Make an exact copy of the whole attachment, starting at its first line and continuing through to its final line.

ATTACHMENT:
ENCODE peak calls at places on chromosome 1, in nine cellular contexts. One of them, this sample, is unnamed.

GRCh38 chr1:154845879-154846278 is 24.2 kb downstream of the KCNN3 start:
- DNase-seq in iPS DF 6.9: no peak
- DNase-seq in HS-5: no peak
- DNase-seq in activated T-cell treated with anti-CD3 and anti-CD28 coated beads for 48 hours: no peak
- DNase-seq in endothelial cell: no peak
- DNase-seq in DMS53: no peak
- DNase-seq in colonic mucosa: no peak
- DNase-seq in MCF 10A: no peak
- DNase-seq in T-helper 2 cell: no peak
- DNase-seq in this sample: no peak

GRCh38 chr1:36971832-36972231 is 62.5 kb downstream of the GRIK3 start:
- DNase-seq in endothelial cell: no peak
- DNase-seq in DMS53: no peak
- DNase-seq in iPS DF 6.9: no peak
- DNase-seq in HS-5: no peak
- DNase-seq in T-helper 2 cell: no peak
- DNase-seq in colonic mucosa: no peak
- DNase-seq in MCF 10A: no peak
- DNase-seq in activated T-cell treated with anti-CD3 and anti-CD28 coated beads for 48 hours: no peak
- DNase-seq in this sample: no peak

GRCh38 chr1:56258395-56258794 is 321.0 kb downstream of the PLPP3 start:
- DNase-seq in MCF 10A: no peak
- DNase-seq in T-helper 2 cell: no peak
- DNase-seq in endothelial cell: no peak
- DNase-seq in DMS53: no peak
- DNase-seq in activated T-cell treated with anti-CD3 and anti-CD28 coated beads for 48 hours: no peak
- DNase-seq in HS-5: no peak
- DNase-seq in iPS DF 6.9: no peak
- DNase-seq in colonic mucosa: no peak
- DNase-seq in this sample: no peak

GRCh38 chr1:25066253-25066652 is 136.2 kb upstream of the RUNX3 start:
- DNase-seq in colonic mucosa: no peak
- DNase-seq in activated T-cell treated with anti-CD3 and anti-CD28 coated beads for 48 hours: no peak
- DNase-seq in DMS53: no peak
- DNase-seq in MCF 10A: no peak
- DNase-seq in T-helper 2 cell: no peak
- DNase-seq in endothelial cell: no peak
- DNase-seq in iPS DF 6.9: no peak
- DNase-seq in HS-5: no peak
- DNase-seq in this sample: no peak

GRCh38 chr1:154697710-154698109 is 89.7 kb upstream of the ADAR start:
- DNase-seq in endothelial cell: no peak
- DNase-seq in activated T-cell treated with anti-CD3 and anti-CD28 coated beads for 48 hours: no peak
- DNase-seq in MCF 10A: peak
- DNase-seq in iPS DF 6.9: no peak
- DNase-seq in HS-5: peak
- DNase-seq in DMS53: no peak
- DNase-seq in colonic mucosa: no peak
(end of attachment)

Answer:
ENCODE peak calls at places on chromosome 1, in nine cellular contexts. One of them, this sample, is unnamed.

GRCh38 chr1:154845879-154846278 is 24.2 kb downstream of the KCNN3 start:
- DNase-seq in iPS DF 6.9: no peak
- DNase-seq in HS-5: no peak
- DNase-seq in activated T-cell treated with anti-CD3 and anti-CD28 coated beads for 48 hours: no peak
- DNase-seq in endothelial cell: no peak
- DNase-seq in DMS53: no peak
- DNase-seq in colonic mucosa: no peak
- DNase-seq in MCF 10A: no peak
- DNase-seq in T-helper 2 cell: no peak
- DNase-seq in this sample: no peak

GRCh38 chr1:36971832-36972231 is 62.5 kb downstream of the GRIK3 start:
- DNase-seq in endothelial cell: no peak
- DNase-seq in DMS53: no peak
- DNase-seq in iPS DF 6.9: no peak
- DNase-seq in HS-5: no peak
- DNase-seq in T-helper 2 cell: no peak
- DNase-seq in colonic mucosa: no peak
- DNase-seq in MCF 10A: no peak
- DNase-seq in activated T-cell treated with anti-CD3 and anti-CD28 coated beads for 48 hours: no peak
- DNase-seq in this sample: no peak

GRCh38 chr1:56258395-56258794 is 321.0 kb downstream of the PLPP3 start:
- DNase-seq in MCF 10A: no peak
- DNase-seq in T-helper 2 cell: no peak
- DNase-seq in endothelial cell: no peak
- DNase-seq in DMS53: no peak
- DNase-seq in activated T-cell treated with anti-CD3 and anti-CD28 coated beads for 48 hours: no peak
- DNase-seq in HS-5: no peak
- DNase-seq in iPS DF 6.9: no peak
- DNase-seq in colonic mucosa: no peak
- DNase-seq in this sample: no peak

GRCh38 chr1:25066253-25066652 is 136.2 kb upstream of the RUNX3 start:
- DNase-seq in colonic mucosa: no peak
- DNase-seq in activated T-cell treated with anti-CD3 and anti-CD28 coated beads for 48 hours: no peak
- DNase-seq in DMS53: no peak
- DNase-seq in MCF 10A: no peak
- DNase-seq in T-helper 2 cell: no peak
- DNase-seq in endothelial cell: no peak
- DNase-seq in iPS DF 6.9: no peak
- DNase-seq in HS-5: no peak
- DNase-seq in this sample: no peak

GRCh38 chr1:154697710-154698109 is 89.7 kb upstream of the ADAR start:
- DNase-seq in endothelial cell: no peak
- DNase-seq in activated T-cell treated with anti-CD3 and anti-CD28 coated beads for 48 hours: no peak
- DNase-seq in MCF 10A: peak
- DNase-seq in iPS DF 6.9: no peak
- DNase-seq in HS-5: peak
- DNase-seq in DMS53: no peak
- DNase-seq in colonic mucosa: no peak